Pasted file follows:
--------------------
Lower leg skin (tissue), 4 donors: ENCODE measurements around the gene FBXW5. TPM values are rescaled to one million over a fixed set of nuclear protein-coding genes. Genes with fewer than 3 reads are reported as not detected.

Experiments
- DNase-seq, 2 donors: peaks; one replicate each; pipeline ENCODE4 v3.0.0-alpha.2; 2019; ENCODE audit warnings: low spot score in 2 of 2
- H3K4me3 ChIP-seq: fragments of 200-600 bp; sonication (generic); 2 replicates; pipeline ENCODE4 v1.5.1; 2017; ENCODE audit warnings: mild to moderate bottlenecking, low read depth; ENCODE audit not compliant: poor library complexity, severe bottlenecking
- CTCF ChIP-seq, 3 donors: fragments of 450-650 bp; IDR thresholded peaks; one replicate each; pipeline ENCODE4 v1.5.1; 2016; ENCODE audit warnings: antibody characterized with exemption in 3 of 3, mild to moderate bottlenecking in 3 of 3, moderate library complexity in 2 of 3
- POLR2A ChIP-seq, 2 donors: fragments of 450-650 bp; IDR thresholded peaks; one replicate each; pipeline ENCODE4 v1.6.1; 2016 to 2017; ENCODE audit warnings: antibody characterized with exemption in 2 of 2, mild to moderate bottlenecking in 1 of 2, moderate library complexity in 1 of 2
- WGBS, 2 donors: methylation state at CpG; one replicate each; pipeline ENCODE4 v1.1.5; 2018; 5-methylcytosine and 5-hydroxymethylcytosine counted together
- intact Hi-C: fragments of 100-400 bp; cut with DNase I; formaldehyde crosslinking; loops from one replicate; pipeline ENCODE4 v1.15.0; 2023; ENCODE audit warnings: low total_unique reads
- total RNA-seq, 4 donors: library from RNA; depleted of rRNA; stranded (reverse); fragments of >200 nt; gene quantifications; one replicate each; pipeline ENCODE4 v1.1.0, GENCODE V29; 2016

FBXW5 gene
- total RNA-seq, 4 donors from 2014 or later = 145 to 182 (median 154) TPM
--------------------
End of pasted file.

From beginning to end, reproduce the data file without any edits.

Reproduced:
Lower leg skin (tissue), 4 donors: ENCODE measurements around the gene FBXW5. TPM values are rescaled to one million over a fixed set of nuclear protein-coding genes. Genes with fewer than 3 reads are reported as not detected.

Experiments
- DNase-seq, 2 donors: peaks; one replicate each; pipeline ENCODE4 v3.0.0-alpha.2; 2019; ENCODE audit warnings: low spot score in 2 of 2
- H3K4me3 ChIP-seq: fragments of 200-600 bp; sonication (generic); 2 replicates; pipeline ENCODE4 v1.5.1; 2017; ENCODE audit warnings: mild to moderate bottlenecking, low read depth; ENCODE audit not compliant: poor library complexity, severe bottlenecking
- CTCF ChIP-seq, 3 donors: fragments of 450-650 bp; IDR thresholded peaks; one replicate each; pipeline ENCODE4 v1.5.1; 2016; ENCODE audit warnings: antibody characterized with exemption in 3 of 3, mild to moderate bottlenecking in 3 of 3, moderate library complexity in 2 of 3
- POLR2A ChIP-seq, 2 donors: fragments of 450-650 bp; IDR thresholded peaks; one replicate each; pipeline ENCODE4 v1.6.1; 2016 to 2017; ENCODE audit warnings: antibody characterized with exemption in 2 of 2, mild to moderate bottlenecking in 1 of 2, moderate library complexity in 1 of 2
- WGBS, 2 donors: methylation state at CpG; one replicate each; pipeline ENCODE4 v1.1.5; 2018; 5-methylcytosine and 5-hydroxymethylcytosine counted together
- intact Hi-C: fragments of 100-400 bp; cut with DNase I; formaldehyde crosslinking; loops from one replicate; pipeline ENCODE4 v1.15.0; 2023; ENCODE audit warnings: low total_unique reads
- total RNA-seq, 4 donors: library from RNA; depleted of rRNA; stranded (reverse); fragments of >200 nt; gene quantifications; one replicate each; pipeline ENCODE4 v1.1.0, GENCODE V29; 2016

FBXW5 gene
- total RNA-seq, 4 donors from 2014 or later = 145 to 182 (median 154) TPM